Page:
One of his lawyers, Len Goodman, explained that “around the time of his capture, one or more Afghan informants told U.S. intelligence officials in Kandahar that Khan was an active member of a local insurgent group that was plotting to bomb Americans in and around the Kandahar region.” However, “The U.S. intelligence officer did not bother to record the informant’s name or whether he was paid a bounty. Nor did he inquire how the informant acquired his information or whether the informant is a credible person or a criminal. Nor did the official attempt to corroborate the allegations against Khan before sending him off to … Guantánamo.”
It also transpired that Khan had been cleared for release by an Administrative Review Board at Guantánamo under the Bush administration and that he had also been approved for release by the Guantánamo Review Task Force, but, when it came to his habeas petition, Judge John D. Bates refused to follow suit, allowing the Circuit Court’s instructions to persuade him that Khan’s appeal should be denied. That was in spite of the fact that the three Afghan informants relied on by the government to prove its case were no more reliable than they had ever been, and their claims were included in reports compiled by Army intelligence collectors, one of which, in Judge Bates’s words, was “perhaps the most redacted report in history.”
However, in the surreal world of Guantánamo, nearly three years after Barack Obama took office, the habeas litigation, which has become an absurd charade, continues unabated. The Supreme Court has washed its hands of it, and the Justice Department, under Attorney General Eric Holder, has never been instructed to behave as though George W. Bush is not still in power and has never cross-referenced the cases it prosecutes with the Guantánamo Review Task Force’s findings, which would obviously make sense.
Instead, a meaningless ballet takes place, in which the semblance of justice is still played out by the straitjacketed judges of the District Court, while the judges of the Circuit Court make all the decisions, keeping anyone still in Guantánamo whose case comes before them locked up forever.
Last week, the Circuit Court dealt with an appeal submitted by Shawali Khan, although it was a foregone conclusion that it would turn down his appeal. Just as predictable was the silence in the mainstream media, which doesn’t even bother to report the habeas litigation anymore, even though it has become a bitter joke — of the kind that damages the credibility of the U.S. justice system.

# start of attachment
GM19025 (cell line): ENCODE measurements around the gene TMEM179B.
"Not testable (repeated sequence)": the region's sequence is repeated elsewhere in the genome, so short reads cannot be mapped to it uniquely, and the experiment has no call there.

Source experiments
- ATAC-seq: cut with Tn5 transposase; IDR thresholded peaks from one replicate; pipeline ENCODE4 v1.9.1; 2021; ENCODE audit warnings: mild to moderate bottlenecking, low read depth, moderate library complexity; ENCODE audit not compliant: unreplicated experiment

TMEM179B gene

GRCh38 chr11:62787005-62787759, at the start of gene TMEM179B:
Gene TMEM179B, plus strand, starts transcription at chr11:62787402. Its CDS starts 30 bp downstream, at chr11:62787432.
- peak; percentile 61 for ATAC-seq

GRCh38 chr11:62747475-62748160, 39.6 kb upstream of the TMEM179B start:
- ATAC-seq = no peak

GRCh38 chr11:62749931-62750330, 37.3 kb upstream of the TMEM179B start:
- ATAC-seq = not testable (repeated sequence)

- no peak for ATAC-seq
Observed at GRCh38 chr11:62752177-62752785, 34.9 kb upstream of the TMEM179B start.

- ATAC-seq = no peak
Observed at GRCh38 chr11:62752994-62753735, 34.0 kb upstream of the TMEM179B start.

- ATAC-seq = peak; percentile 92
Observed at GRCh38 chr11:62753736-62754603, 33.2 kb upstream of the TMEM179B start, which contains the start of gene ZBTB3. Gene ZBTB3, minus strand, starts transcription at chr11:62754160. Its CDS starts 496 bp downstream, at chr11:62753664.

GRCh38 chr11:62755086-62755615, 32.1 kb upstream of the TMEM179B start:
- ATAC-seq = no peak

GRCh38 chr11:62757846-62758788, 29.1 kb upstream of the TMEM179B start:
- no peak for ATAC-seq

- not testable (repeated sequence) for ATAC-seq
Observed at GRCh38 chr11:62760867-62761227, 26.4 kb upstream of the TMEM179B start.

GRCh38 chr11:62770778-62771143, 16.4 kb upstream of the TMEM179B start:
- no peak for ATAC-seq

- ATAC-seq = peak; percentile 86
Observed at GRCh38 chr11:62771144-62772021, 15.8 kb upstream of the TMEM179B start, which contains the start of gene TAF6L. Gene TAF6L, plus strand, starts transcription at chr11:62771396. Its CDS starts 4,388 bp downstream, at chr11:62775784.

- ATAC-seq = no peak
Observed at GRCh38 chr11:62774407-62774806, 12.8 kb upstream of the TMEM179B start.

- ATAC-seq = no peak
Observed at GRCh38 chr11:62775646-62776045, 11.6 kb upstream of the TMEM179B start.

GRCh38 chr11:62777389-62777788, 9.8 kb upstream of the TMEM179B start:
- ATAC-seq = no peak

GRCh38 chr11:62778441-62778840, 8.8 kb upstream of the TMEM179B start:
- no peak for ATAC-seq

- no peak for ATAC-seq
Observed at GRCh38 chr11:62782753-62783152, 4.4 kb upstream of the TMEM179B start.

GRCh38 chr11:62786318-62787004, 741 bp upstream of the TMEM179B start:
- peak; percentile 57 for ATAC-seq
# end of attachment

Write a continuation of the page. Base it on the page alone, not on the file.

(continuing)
As for Shawali Khan, Kent Spriggs, one of his lawyers, explained to me almost a year ago, after Khan’s petition was denied, why justice had so thoroughly failed him. I asked whether there were any compelling reasons to doubt the government’s case. “Yes,” he said. “Shawali Khan’s defense team had nine affidavits from his rural village and from Kandahar where he drove for the Karzai government before he supposedly started an HIG cell in an area hundreds of miles from any HIG cells.”
One of the few people to write about Khan’s failed appeal last week was Steven D. Schwinn, an associate professor of law at John Marshall Law School in Chicago, who writes for the Constitutional Law Prof Blog. Explaining what will happen to Khan now, he stated that he “will presumably receive periodic review” under the Executive Order issued by Obama in March this year, establishing the president’s intention to continue holding 46 prisoners without charge or trial, but to grant them periodic reviews of their cases.
As Professor Schwinn noted, the review process does not favor the prisoners. “Khan,” he wrote, “will have to show, with little help and against the weight of the government, that his detention is not ‘necessary to protect against a significant threat to the security of the United States.’ If he can’t so show, he’ll apparently be subject to detention as long as U.S. forces are fighting al-Qaeda and the Taliban — potentially indefinitely.”
For a man who should never have been held as “a significant threat to the security of the United States” in the first place — either because he was innocent, or, at worst, a minor insurgent in a war zone — that’s a truly depressing conclusion. It is also a sign that America, at every level — the executive, Congress, the judiciary, the media and the public — has failed to understand how thoroughly Guantánamo continues to erode its moral authority.